consists of 420 acres and the price
was $10,000. The property is the
nearest point, on the railroad, to the
Morice river coal, and it is reported
the deal was for speculative purposes,
in view of the development of these
coal measures.
Service  for   Stewart.
While the Board of Trade and the
Stewart Citizen's Committee are clamoring for a boat service between Prince
Rupert and Stewart, the Prince Rupert
Transportation company are arrangin.1;
for a tri-weekly service. At the present
time they have the Merry Widow, ;\
small gasoline sloop and the College
Widow, a 60 foot twin screw union
engine boat is now being built for them.
This is expected here at any time and the
service will then be inaugurated. The
new boat will carry ten tons of lreighr
besides a lot of passengers. She is expected to give a good service.
Boosts for B. C.
Toronto, May 8,���Immense boulders of rich ore, "as large as the King
Edward Hotel" are reported to be
plentiful in almost incredible numbers in Northern British Columbia
by Mi. John Edgecombe, of Seattle,
who is in Toronto on mining business
for a few days. \*
Mr. Edgecombe, in describing the
great mining country, says that these
boulders, without any exaggeration,
will run two thousand ounces to tne
ton of silver, seven,to twenty] per'cent
copper, and from seven to two hundred
and fifty dollars to the ton in gold.
"Honest now," said Mr. Edgecombe in his hearty vernacular of the
west, "1 could go up there with a shovel
and dig up $5,000 worth of ore in a
short time, and I wouldn't have to work
overtime to do that, either." In
describing what he broadly calls the
Portland Canal country, Mr. Edgecombe
says that Mr. D. D. Mann, vice-president of the Canadian Northern Railway,
nas spent over $3,000,000 on the new
railroad out there and that he will
spend $5,000,000 before it will be completed.
"The Guggenheims would be very
pleased if Mr. Mann and I would
take $25,000,000 for our holdings out
there and go and die," said he. "They
cannot get it though, for in my humble
opinion, the property we bold is worth
several times that amount. While every
body else was busy getting assays,
I went in and bought up the whole
country for $1,000,000. Mr. Mann had
secured a railway charter and was
proposing to build out there, so I met
him and made a deal with him.  He will
be manager.   We have 5,000 acres out
there besides five big mining properties, j
and there will be loads of time to get
the stuff out."
AT THE HOTELS.
day of May 1910, at 12 o'clock noon,
for the purpose of electing persons to
represent them as a board of trustees
for the city of Prince Rupert Municipal
School District:
The mode of nomination of candidates
shall be as follows;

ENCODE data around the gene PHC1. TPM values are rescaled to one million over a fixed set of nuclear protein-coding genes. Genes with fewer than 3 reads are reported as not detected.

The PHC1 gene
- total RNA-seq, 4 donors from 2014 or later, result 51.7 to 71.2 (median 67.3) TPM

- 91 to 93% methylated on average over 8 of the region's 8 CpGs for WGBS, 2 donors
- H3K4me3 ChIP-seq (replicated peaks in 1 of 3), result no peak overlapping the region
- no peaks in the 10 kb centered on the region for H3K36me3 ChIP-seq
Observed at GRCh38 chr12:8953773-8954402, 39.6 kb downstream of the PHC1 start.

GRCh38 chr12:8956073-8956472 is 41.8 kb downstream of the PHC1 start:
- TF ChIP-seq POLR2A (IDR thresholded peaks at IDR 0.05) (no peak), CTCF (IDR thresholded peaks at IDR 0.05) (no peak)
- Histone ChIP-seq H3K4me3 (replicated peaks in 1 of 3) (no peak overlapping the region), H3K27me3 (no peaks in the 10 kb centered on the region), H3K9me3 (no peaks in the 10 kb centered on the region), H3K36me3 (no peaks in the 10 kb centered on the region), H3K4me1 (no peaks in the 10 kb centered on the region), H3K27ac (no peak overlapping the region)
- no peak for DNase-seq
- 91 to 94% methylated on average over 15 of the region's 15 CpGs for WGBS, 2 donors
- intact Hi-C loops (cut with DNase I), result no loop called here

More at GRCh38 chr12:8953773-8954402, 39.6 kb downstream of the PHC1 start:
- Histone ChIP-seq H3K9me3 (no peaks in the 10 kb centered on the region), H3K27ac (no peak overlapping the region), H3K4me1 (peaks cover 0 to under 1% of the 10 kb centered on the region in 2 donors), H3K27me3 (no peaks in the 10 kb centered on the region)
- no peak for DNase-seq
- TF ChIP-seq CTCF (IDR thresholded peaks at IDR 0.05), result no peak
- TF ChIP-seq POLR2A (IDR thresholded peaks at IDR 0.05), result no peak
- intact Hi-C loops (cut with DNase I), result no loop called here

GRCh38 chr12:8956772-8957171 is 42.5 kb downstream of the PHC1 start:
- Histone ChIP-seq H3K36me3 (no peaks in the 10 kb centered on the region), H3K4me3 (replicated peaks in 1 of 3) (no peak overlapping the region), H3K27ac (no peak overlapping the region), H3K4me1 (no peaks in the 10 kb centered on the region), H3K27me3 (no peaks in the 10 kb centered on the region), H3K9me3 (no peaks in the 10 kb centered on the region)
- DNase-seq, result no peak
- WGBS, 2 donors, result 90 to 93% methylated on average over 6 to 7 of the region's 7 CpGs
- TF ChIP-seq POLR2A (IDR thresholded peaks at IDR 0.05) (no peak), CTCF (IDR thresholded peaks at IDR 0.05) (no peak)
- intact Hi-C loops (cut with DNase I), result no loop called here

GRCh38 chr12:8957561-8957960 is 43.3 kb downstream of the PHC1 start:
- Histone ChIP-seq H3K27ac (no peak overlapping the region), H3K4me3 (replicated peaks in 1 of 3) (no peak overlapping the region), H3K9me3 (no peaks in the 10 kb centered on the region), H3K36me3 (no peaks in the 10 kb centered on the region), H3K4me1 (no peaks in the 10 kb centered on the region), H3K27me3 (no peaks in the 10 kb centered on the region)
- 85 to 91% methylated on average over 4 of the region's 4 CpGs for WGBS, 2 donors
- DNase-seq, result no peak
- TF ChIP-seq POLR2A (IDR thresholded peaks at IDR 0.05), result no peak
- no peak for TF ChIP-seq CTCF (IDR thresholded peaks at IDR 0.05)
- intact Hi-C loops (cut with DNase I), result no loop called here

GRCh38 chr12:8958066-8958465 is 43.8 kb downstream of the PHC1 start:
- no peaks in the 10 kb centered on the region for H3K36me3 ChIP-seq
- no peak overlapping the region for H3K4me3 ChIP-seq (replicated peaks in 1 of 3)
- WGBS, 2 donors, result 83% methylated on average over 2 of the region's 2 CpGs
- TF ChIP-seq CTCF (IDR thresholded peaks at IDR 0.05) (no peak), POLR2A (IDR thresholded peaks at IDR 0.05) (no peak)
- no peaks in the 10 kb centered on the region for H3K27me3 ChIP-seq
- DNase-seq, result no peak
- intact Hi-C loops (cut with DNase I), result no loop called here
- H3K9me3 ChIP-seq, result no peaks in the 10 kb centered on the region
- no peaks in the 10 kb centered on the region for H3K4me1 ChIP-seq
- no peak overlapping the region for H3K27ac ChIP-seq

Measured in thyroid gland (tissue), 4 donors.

The candidates shall be nominated in
writing, the writing shall be subscribed
by two voters of the municipality as
proposer and seconder, and shall be
delivered to the Returning Officer at
any time between the date of the notice
and 2 o'clock, p. m., of the day of
nomination���the 16th day of May��� and
in the event of a poll being necessary,
such poll will be opened on the 19th day
of May, 1910 at the Court House aforesaid from 8 a. m., until 5 p. m., of which
every person is hereby required to take
himself  accordingly.
The qualification required for School
Trustee is as follows:
Any person being a house-holder in
the school district of the city of Prince
Rupert, and being a British subject
of the full age of 21 years, and not
otherwise disqualified by law, shall
eligible to be elected or to serve as a
School Trustee in such Municipal District.
GIVEN under my hand at Prince
Rupert, B. C, the ninth day of May,
1910.
A. CUTHBERT,
Returning Officer
City of Prince Rupert.
j
For Sale:
I
Section
, Block 13, Lots  9,10 $12,425
21, 22  18,575
9, 10 3,150
42, 43 3,675
47 3,990
42    4,725
These are only a Few of the Many Snaps we have to offer.
<<        1          a
13,    "
<<       i        a
27,    "
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27,    "
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34,    "
it      -j        n
34,    "
Prince Rupert Inn���
R.  W.  Clarke,  Vancouver
G. P.. Balentyne, Vancouver
Mr. & Mrs. O.P.Merrill,
Henry   Lye,   Vancouver
M. B. Whitley, Seattle
Arthur C. Benley, Halifax, N.S.
Chas. B. Stamford, Vancouver
A.   Kemp,   Vancouver
C. A.   Bangham,   Seattle
D. J. Haughton, Victoria
H.  F.  G.  Sinclair,  Vancouver
W. J. Bowdridge, Victoria, B.C.
H.  W.  Rogers,  Victoria
Major McLarmond, Glasgow
Premier Hotel���
A. Cusack, Port Simpson,
Mrs.  Ella  Martin,  Ooympia
H.   Woolison,   Victoria
A.  J. Sweeny, Portland, Ore
W.  A.  Wadsham,  Vancouver
L. E. Bricker, Vancouver
D. Stewart and wife
Miss C.  McKenzie,  Vancouver
Jas. McRae,
J.   J.   B.   Nelson,
Alex. Gillespie
R. D. Gillespie
E. Gordon
J. F. South
A.  Piercy
N. Arnold
W. J. Anderson
W. R. Jenstel
J. Brand, Winnipeg
Mike Byron, Seattle
C.  W. Westwood,  Seattle,
Jas   Rusell,   Seattle
Jos. C. McMullin, Port Arthur
New Knox Hotel-
Otto Schmidt, Vancouver
F. Bencher,  Vancover
C. W. Parsons, Vancouver
M.  Johnsons,  Seattle
John Johnson, Bellingham
John Swansby, Seattle
Godfrey Fitzgerald, Vancouver
City of Prince Rupert
PUBLIC NOTICE is hereby given
to the electors of the municipality of
Prince Rupert, that I require the presence of the said electors at the Court
House, Prince Rupert, B.C., on the 16th
PUBLIC NOTICE is hereby given
to the electors of the municipality of
Prince Rupert, that I require the
presence of the said electors at the
Court House, Prince Rupert, B. C,
on the 16th day of May 1910, at 12
o'clock noon, for the purpose of electing persons to represent them in the
Municipal Council as mayor and aldermen:
The mode of nomination of candidates shall be a s follows;
The candidates shall be nominated
in writing; the writing shall be subscribed by two voters of the municipality as proposer and seconder,
and shall be delivered to the Returning
Officer at any time between the date